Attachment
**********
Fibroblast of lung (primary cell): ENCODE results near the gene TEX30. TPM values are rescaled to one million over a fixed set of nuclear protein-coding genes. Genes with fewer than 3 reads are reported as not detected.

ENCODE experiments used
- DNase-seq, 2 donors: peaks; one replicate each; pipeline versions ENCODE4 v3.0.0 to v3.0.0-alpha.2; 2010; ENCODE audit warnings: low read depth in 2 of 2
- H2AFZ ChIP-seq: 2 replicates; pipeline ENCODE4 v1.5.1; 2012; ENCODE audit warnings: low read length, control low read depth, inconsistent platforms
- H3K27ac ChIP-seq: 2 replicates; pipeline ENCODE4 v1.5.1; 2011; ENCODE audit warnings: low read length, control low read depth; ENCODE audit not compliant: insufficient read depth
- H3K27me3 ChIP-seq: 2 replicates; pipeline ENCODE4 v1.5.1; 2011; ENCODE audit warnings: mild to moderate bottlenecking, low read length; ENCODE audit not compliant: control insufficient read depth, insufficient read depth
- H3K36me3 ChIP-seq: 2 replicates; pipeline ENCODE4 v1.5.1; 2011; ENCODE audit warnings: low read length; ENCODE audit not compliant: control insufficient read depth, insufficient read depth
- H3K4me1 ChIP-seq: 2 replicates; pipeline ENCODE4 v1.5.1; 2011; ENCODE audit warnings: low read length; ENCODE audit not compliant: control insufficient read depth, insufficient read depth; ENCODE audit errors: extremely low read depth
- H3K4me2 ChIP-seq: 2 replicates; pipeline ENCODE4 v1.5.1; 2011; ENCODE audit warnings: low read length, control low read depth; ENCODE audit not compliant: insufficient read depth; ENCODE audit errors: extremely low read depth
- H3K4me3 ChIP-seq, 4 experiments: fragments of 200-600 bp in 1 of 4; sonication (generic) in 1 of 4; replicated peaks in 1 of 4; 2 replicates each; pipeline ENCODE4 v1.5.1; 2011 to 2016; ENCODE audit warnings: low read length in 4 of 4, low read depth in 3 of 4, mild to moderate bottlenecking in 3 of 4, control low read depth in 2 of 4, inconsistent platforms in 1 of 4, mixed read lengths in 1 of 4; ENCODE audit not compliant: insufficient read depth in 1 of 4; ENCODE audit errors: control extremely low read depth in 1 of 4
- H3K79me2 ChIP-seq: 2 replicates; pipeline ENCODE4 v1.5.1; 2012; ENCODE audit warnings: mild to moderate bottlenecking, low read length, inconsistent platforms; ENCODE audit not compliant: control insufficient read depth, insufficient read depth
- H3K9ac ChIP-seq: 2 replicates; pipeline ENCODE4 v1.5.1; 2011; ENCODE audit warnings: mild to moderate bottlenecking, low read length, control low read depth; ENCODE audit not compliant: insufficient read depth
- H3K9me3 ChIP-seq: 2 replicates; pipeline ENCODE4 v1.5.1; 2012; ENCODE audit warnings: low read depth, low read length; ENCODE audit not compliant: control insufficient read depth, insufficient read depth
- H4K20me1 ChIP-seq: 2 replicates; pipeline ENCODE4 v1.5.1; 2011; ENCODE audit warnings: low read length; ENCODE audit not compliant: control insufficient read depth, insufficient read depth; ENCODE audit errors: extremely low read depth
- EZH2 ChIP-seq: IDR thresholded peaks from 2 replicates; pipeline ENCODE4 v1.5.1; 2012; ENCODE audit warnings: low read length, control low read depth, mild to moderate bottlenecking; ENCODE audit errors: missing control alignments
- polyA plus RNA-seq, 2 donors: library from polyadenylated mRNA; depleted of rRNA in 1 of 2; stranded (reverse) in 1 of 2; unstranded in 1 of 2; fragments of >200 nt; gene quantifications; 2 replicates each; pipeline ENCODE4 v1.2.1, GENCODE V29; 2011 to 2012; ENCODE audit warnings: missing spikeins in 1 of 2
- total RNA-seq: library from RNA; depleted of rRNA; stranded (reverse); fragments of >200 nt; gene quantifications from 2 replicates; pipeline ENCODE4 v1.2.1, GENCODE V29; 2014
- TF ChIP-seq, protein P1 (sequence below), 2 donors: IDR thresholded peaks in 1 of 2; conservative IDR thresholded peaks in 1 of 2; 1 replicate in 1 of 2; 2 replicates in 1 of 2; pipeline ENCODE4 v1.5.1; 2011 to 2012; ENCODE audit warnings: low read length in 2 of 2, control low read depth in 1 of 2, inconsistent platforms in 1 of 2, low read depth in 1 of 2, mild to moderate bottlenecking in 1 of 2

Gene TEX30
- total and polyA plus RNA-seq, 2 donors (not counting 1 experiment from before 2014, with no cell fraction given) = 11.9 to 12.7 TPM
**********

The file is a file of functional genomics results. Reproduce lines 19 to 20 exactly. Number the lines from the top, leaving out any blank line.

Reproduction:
Gene TEX30
- total and polyA plus RNA-seq, 2 donors (not counting 1 experiment from before 2014, with no cell fraction given) = 11.9 to 12.7 TPM